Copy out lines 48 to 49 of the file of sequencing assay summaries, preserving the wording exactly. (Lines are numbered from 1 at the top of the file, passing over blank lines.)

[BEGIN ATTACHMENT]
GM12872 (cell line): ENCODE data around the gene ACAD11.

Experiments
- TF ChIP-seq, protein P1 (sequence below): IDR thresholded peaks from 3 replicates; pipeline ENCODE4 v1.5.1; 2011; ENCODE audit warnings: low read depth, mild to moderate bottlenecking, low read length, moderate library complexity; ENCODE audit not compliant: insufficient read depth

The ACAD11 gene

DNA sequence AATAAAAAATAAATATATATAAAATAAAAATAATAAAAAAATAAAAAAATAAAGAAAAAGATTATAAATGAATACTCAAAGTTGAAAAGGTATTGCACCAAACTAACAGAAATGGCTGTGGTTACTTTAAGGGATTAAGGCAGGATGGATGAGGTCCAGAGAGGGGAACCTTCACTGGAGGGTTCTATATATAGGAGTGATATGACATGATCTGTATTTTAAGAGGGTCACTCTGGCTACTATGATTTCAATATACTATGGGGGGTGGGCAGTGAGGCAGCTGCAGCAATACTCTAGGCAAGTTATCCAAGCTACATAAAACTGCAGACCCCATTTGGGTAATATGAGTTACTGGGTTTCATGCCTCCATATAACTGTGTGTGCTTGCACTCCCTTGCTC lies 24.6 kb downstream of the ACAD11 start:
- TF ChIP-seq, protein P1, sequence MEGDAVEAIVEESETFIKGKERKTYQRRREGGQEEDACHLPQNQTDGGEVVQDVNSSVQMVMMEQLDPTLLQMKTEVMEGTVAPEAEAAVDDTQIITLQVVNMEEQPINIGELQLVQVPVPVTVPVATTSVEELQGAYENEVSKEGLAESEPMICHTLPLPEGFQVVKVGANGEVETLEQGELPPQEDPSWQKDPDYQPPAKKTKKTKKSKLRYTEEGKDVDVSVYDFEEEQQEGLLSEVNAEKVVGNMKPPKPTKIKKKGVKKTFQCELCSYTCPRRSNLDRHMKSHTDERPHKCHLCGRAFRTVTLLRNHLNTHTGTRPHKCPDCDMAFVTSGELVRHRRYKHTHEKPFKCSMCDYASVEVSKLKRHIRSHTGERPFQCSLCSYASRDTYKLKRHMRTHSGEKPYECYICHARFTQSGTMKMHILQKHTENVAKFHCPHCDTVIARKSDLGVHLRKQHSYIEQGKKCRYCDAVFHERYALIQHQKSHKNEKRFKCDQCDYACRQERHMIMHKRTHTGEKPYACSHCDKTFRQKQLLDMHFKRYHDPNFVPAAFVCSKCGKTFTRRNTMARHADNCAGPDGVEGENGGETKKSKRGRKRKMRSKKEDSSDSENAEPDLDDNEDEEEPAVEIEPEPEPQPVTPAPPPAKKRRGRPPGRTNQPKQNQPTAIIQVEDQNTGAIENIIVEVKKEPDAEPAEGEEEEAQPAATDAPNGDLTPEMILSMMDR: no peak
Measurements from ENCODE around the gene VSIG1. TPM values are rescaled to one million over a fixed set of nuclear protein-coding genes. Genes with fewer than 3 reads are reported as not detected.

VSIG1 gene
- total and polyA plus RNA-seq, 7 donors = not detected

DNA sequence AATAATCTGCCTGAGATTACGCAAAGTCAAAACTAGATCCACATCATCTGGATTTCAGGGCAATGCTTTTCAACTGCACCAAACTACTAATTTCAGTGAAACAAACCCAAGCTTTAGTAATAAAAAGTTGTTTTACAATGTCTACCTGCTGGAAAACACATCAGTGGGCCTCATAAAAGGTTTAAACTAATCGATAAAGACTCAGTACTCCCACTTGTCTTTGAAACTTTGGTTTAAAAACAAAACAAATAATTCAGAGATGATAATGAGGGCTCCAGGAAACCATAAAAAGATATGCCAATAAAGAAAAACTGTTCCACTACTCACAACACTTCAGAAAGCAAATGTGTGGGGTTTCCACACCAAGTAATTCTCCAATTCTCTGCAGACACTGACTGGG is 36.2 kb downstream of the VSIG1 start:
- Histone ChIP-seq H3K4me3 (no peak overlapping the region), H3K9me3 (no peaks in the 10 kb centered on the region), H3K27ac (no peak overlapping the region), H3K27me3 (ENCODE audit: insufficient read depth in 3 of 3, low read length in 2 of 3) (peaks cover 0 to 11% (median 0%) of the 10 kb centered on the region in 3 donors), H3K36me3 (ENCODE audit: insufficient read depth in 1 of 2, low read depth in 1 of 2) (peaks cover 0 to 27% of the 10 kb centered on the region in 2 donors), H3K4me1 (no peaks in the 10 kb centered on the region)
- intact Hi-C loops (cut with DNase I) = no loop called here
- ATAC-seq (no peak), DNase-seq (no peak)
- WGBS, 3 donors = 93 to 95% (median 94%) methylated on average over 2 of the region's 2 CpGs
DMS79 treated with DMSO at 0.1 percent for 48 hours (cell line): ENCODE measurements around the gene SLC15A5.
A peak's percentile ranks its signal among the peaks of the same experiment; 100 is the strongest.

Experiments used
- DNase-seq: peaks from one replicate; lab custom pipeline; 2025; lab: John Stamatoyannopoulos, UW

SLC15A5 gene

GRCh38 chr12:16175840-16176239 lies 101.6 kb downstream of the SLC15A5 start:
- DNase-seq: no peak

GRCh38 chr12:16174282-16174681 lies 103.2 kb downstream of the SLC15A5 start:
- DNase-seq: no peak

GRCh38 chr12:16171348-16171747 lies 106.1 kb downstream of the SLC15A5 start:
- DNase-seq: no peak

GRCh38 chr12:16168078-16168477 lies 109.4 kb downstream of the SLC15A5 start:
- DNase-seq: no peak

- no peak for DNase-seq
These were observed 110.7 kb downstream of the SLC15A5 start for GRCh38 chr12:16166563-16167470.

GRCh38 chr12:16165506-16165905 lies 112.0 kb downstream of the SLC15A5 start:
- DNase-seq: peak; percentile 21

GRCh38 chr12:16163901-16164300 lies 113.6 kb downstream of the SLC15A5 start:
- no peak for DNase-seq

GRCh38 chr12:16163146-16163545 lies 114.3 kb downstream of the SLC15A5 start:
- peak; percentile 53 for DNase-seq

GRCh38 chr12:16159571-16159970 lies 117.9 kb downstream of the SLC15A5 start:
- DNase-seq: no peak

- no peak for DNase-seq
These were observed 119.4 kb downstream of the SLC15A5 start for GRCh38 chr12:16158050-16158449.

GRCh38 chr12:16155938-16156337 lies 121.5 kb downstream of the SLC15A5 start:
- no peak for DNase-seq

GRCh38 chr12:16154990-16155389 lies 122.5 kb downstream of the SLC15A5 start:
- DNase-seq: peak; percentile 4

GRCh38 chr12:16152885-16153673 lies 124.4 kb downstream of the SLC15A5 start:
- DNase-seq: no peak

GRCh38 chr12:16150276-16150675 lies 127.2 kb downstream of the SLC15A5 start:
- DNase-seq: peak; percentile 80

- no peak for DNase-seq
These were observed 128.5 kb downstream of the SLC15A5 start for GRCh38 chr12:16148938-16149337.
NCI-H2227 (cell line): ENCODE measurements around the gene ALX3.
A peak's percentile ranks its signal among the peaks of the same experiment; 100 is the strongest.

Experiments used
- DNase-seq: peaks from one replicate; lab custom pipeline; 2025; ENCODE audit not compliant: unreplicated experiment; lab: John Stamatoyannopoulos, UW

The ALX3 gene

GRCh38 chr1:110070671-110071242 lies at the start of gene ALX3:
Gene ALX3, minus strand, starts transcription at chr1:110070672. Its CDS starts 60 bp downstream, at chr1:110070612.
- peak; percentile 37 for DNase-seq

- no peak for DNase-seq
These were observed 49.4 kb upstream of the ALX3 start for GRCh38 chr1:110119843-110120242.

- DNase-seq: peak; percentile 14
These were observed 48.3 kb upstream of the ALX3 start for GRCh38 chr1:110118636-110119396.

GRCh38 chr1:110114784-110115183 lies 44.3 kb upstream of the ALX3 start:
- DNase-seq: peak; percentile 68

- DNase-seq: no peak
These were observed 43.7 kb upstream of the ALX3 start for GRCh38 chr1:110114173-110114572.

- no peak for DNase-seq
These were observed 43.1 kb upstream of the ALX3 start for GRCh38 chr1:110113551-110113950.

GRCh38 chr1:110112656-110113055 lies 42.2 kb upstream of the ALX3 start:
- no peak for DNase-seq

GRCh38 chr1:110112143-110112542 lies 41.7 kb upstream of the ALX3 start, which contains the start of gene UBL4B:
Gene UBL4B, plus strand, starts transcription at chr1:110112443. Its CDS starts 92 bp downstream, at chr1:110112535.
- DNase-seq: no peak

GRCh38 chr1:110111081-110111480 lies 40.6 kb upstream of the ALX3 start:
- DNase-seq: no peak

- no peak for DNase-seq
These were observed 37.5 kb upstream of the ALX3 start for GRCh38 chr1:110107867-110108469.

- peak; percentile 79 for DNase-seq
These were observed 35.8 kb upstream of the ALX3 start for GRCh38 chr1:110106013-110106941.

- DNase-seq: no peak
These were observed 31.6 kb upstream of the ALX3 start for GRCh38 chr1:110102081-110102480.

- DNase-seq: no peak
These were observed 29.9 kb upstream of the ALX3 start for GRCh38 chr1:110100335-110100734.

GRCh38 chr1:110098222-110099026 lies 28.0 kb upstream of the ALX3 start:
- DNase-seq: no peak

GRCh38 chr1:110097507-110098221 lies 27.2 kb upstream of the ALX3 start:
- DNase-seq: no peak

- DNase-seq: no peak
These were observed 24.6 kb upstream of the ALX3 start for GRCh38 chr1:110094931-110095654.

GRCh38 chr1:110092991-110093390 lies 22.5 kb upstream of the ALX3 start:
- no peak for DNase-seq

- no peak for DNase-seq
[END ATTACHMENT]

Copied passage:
- no peak for DNase-seq
These were observed 128.5 kb downstream of the SLC15A5 start for GRCh38 chr12:16148938-16149337.